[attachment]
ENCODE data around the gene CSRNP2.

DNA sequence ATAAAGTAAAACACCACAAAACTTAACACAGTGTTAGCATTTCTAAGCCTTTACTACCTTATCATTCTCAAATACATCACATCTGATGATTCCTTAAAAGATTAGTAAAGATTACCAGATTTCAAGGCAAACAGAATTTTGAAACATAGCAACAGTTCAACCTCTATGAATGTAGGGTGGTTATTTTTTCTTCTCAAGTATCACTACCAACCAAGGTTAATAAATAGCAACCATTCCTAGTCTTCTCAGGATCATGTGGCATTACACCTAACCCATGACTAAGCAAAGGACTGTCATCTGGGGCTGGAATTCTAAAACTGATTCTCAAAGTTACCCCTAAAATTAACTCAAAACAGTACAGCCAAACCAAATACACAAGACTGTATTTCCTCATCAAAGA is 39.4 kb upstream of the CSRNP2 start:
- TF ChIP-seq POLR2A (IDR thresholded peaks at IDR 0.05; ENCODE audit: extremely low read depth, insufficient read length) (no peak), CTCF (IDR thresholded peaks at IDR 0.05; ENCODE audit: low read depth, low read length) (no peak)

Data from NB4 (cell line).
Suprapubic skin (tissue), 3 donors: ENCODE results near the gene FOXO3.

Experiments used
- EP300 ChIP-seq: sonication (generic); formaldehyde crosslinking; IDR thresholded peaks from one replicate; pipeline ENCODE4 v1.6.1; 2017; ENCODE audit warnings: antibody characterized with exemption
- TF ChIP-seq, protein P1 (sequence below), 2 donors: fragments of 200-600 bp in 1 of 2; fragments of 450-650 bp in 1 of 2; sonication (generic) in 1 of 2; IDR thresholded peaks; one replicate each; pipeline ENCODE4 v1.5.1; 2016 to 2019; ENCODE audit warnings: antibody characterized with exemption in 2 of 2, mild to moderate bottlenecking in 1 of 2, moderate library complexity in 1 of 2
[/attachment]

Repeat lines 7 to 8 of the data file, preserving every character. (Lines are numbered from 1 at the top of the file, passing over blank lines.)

- EP300 ChIP-seq: sonication (generic); formaldehyde crosslinking; IDR thresholded peaks from one replicate; pipeline ENCODE4 v1.6.1; 2017; ENCODE audit warnings: antibody characterized with exemption
- TF ChIP-seq, protein P1 (sequence below), 2 donors: fragments of 200-600 bp in 1 of 2; fragments of 450-650 bp in 1 of 2; sonication (generic) in 1 of 2; IDR thresholded peaks; one replicate each; pipeline ENCODE4 v1.5.1; 2016 to 2019; ENCODE audit warnings: antibody characterized with exemption in 2 of 2, mild to moderate bottlenecking in 1 of 2, moderate library complexity in 1 of 2